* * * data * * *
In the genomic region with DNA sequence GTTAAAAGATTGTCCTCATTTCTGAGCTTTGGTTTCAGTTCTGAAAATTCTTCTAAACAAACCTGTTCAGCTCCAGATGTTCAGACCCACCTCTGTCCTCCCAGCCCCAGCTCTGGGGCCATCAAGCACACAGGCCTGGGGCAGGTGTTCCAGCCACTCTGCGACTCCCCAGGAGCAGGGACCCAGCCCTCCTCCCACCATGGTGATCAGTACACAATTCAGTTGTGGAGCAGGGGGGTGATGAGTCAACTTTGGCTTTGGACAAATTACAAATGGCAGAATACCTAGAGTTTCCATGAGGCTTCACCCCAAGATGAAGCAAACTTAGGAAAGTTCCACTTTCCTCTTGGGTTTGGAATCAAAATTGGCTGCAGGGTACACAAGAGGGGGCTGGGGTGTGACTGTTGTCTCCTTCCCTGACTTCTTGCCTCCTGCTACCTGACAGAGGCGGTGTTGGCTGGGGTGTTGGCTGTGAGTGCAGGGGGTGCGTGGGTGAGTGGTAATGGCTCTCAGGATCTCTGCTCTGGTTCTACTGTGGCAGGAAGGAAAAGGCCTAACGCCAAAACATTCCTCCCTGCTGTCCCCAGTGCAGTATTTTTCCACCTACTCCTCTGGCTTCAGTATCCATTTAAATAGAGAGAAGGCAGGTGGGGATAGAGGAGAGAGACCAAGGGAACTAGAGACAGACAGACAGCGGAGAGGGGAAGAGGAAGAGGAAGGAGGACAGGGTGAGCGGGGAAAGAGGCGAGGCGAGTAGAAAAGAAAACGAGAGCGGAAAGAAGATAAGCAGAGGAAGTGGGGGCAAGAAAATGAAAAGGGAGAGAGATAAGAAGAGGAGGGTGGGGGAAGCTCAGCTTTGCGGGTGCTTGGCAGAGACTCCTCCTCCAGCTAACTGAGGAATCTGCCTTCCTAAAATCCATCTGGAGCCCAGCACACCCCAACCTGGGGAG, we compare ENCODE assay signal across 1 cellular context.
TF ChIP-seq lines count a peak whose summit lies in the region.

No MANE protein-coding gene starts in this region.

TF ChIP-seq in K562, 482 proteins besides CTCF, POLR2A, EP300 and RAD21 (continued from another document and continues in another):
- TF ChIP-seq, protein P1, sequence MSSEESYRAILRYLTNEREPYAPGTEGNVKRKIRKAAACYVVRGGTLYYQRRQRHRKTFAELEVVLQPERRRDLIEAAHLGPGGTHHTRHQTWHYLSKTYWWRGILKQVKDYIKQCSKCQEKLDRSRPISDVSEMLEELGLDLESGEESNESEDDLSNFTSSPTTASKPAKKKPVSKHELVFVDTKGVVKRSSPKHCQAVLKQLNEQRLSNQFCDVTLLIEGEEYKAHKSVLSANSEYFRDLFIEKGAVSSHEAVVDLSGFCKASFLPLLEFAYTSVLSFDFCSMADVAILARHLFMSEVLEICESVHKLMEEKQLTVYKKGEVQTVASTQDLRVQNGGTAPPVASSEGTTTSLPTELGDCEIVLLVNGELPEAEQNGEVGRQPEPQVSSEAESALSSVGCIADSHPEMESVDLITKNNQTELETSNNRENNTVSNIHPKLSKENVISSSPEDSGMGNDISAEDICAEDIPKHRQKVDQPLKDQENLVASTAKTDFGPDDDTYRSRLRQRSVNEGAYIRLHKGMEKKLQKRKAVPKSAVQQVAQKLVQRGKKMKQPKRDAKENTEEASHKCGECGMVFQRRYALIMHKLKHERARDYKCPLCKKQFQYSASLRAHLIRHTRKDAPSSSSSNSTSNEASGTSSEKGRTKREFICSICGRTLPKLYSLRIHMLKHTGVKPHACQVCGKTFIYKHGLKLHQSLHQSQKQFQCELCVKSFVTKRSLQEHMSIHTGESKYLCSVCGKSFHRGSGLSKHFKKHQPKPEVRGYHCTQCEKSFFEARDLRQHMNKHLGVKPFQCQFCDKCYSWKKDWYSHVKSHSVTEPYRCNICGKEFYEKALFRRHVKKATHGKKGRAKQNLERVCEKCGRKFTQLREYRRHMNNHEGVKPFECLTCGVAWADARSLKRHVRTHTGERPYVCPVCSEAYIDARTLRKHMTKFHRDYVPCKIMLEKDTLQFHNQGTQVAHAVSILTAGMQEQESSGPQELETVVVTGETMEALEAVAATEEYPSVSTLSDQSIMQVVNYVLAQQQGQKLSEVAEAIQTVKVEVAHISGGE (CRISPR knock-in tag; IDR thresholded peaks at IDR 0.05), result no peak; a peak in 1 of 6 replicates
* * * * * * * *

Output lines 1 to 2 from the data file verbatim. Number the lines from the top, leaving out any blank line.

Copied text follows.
In the genomic region with DNA sequence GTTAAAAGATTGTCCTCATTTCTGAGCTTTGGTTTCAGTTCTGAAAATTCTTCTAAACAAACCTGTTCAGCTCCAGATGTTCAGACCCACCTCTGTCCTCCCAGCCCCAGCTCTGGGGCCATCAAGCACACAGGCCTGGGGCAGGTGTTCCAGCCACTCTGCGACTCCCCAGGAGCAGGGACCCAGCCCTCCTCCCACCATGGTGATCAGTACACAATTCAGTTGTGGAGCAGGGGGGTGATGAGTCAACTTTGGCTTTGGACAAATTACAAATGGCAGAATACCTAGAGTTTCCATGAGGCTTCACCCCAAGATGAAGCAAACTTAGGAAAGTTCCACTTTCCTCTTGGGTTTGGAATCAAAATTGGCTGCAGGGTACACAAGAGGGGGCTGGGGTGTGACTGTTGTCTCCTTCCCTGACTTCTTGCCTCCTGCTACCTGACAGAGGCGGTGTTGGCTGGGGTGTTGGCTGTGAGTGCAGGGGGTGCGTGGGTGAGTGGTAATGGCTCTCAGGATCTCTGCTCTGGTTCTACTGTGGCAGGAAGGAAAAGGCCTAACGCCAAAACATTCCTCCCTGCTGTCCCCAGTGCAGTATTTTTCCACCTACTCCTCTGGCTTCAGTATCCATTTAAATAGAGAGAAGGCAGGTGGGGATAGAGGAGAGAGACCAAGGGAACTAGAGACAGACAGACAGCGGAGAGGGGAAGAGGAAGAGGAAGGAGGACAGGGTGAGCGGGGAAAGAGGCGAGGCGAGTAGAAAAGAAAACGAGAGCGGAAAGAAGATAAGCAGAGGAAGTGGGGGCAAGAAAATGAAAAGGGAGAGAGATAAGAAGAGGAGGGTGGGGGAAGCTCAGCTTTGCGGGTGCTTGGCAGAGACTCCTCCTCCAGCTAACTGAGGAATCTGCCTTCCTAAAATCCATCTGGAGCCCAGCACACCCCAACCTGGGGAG, we compare ENCODE assay signal across 1 cellular context.
TF ChIP-seq lines count a peak whose summit lies in the region.